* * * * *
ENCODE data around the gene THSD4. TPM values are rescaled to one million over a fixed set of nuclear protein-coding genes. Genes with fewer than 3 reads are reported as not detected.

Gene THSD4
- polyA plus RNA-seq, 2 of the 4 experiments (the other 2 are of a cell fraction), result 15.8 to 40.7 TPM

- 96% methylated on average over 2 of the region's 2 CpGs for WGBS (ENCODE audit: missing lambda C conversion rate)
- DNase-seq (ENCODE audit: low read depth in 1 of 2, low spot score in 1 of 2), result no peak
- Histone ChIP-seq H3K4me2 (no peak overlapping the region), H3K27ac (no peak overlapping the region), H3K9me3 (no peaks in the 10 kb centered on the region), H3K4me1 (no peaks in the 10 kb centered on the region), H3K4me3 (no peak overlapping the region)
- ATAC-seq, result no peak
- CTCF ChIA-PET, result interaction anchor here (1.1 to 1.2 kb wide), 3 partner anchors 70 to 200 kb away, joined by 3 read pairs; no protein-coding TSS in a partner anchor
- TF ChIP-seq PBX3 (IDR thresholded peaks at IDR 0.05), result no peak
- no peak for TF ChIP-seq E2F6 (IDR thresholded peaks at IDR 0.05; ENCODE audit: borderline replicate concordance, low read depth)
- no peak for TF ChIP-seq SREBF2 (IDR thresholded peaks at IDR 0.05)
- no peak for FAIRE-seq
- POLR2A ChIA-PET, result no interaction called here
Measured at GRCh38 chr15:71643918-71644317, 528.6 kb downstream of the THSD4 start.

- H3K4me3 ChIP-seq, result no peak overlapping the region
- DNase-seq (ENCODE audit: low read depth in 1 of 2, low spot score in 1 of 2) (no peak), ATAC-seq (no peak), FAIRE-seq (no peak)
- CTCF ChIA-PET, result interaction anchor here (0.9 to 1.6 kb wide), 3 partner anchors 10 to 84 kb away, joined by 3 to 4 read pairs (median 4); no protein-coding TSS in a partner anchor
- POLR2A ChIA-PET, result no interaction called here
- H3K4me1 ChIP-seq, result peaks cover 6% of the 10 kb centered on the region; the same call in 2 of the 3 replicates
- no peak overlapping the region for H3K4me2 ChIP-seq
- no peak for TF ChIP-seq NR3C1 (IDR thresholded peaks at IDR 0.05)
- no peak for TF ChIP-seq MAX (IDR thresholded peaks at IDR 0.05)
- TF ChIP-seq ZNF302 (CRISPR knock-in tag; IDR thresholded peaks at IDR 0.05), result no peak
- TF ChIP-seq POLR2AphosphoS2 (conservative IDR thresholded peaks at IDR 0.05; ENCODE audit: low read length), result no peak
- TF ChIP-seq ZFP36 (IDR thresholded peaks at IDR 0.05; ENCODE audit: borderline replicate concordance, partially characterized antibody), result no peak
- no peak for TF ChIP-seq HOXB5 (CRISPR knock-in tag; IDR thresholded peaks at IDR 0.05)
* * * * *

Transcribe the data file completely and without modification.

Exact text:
ENCODE data around the gene THSD4. TPM values are rescaled to one million over a fixed set of nuclear protein-coding genes. Genes with fewer than 3 reads are reported as not detected.

Gene THSD4
- polyA plus RNA-seq, 2 of the 4 experiments (the other 2 are of a cell fraction), result 15.8 to 40.7 TPM

- 96% methylated on average over 2 of the region's 2 CpGs for WGBS (ENCODE audit: missing lambda C conversion rate)
- DNase-seq (ENCODE audit: low read depth in 1 of 2, low spot score in 1 of 2), result no peak
- Histone ChIP-seq H3K4me2 (no peak overlapping the region), H3K27ac (no peak overlapping the region), H3K9me3 (no peaks in the 10 kb centered on the region), H3K4me1 (no peaks in the 10 kb centered on the region), H3K4me3 (no peak overlapping the region)
- ATAC-seq, result no peak
- CTCF ChIA-PET, result interaction anchor here (1.1 to 1.2 kb wide), 3 partner anchors 70 to 200 kb away, joined by 3 read pairs; no protein-coding TSS in a partner anchor
- TF ChIP-seq PBX3 (IDR thresholded peaks at IDR 0.05), result no peak
- no peak for TF ChIP-seq E2F6 (IDR thresholded peaks at IDR 0.05; ENCODE audit: borderline replicate concordance, low read depth)
- no peak for TF ChIP-seq SREBF2 (IDR thresholded peaks at IDR 0.05)
- no peak for FAIRE-seq
- POLR2A ChIA-PET, result no interaction called here
Measured at GRCh38 chr15:71643918-71644317, 528.6 kb downstream of the THSD4 start.

- H3K4me3 ChIP-seq, result no peak overlapping the region
- DNase-seq (ENCODE audit: low read depth in 1 of 2, low spot score in 1 of 2) (no peak), ATAC-seq (no peak), FAIRE-seq (no peak)
- CTCF ChIA-PET, result interaction anchor here (0.9 to 1.6 kb wide), 3 partner anchors 10 to 84 kb away, joined by 3 to 4 read pairs (median 4); no protein-coding TSS in a partner anchor
- POLR2A ChIA-PET, result no interaction called here
- H3K4me1 ChIP-seq, result peaks cover 6% of the 10 kb centered on the region; the same call in 2 of the 3 replicates
- no peak overlapping the region for H3K4me2 ChIP-seq
- no peak for TF ChIP-seq NR3C1 (IDR thresholded peaks at IDR 0.05)
- no peak for TF ChIP-seq MAX (IDR thresholded peaks at IDR 0.05)
- TF ChIP-seq ZNF302 (CRISPR knock-in tag; IDR thresholded peaks at IDR 0.05), result no peak
- TF ChIP-seq POLR2AphosphoS2 (conservative IDR thresholded peaks at IDR 0.05; ENCODE audit: low read length), result no peak
- TF ChIP-seq ZFP36 (IDR thresholded peaks at IDR 0.05; ENCODE audit: borderline replicate concordance, partially characterized antibody), result no peak
- no peak for TF ChIP-seq HOXB5 (CRISPR knock-in tag; IDR thresholded peaks at IDR 0.05)